July 12th, 2016
As I wrote about in last week’s post, Bailey and the family took a 3,400 km road trip to Peterborough, Ontario and back again. Our mission was to attend a two day beginner carting seminar offered by the South Eastern Ontario Region – Newfoundland Dog Club of Canada. We awoke to warm temperatures and sunshine – not a rain cloud in the sky. The three of us headed out of Peterborough to Newfhill Kennels on the outskirts of Lakefield. The van passed through scenic farm country and Bailey craned her neck from the back bench to see where today’s excursion would end up at.
The first day of the seminar began with 17 month old Bailey dragging Adam along the ground to get to another dog. It was a grand entrance. Bailey exited the van fine and soon looked for a good spot to drop her business. My offer to scoop her poop was refused – really big mistake on his part. While Adam’s attention was focused on picking up it up, he failed to notice that the leash had become wrapped behind his legs as Bailey sniffed a new scent in the air. Once she caught sight of another dog participant being brought over to the holding tent, Bailey was determined to go. Adam’s back was to the canine newcomer so he was oblivious to the temptation that Bailey was facing. She took off at top speed as Adam was tying off the poop bag. Before I could utter a warning, Adam had been spun around 270 degrees to become a Newfoundland dog anchoring device. He executed a pirouette with the poop bag at full extension in his right hand while the left hand foolishly held onto the leash. Bailey did not get very far once Adam hit the ground. The grass softened the blow.
Thankfully, no one said too much about it or drew attention to Adam’s red scratches. Bailey was taken to her kennel that had been set-up under the holding tent. She reluctantly entered when it became apparent the other dog was not coming to play with her. I am sure Bailey felt imprisoned as she was the first one to be kenneled. Other dogs began to arrive and soon the all of kennels were filled. The class was comprised of 6 Newfoundland dogs, a Bouvier and a Standard Poodle. Adam spent the time nursing his wounded pride and I sat snickering beside Bailey.
I wondered if even a trainer extraordinaire such as Allan Maniate was up for the challenge of training Bailey. He was. Allan taught the group to harness and hitch up their dogs. The harnesses were made out of sheep skin. The harness straps are connected to a wiffle-tree which is a pivoting device that translates the pull of the dog from two points (left-side and right-side) to a single point in the centre of the dog. Each harness was adjusted to fit the individual dogs. We learned that an ill-fitting harness can do much harm to a dog. Bailey seemed unfazed about putting on the harness. She wears a harness in the van and associates it with going for rides to the dog park or trails. Next, Adam connected a rope with a water jug on its end to the wiffle-tree. Each pair moved in a circular fashion around the ring. Allan helped them master the commands needed to steer the dogs in the right direction. Commands like “Whoa”, “Stand”, “Giddy-up”, “Slowdown”, “Haw” (turn left) and “Gee” (turn right). These are drafting terms which all drafting animals must learn. Bailey tried a few times to leave the ring at the entry point in the hopes of visiting me or going to her kennel for a rest. Adam had to work hard at getting her attention back on task and I had to put more distance between Bailey and me. I was amazed to watch our Bailey being transformed into a real working dog.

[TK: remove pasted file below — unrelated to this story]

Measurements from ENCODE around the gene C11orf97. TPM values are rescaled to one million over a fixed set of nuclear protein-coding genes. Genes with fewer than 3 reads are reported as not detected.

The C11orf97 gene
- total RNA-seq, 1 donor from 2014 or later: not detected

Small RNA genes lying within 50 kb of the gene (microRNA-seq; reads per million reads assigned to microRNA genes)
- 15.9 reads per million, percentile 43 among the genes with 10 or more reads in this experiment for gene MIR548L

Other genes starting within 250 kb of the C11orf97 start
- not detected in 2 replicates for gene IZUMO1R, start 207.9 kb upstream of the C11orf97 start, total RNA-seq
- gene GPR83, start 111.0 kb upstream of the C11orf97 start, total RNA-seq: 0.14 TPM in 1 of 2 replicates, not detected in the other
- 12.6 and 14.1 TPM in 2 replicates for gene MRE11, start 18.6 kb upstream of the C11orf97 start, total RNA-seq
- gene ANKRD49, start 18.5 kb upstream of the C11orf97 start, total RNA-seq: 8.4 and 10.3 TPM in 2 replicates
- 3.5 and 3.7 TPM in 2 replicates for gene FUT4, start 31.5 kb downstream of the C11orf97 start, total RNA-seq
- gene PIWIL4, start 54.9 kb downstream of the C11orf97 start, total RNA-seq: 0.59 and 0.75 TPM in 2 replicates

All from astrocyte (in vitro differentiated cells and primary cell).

But, it was not all work. Allan gave the dogs and partners frequent breaks which allowed us to meet the other club members and their dogs. Others dropped by throughout the weekend to visit and watch the proceedings. Each break enabled participants to hone their harnessing skills. Course participants learned to leave their harness gear set-up after the dogs were unhitched, unharnessed and returned to their shaded kennels for water. By the end of the first day, Bailey and Adam were pulling a cart. It was a proud moment even if I was not the one in the seminar. We returned to our hotel with a very tired pooch who could barely keep her eyes open for dinner. Bailey was mentally and physically tired. The second day concluded when everyone had actually pulled a cart with a person riding in it. Allan offered suggestions to us throughout the weekend which we are now using back in Labrador. A harness kit was ordered because we are hoping to return for the intermediate carting course in September. The 3,400 km journey from Labrador West to participate was worth the long drive and hot temperatures.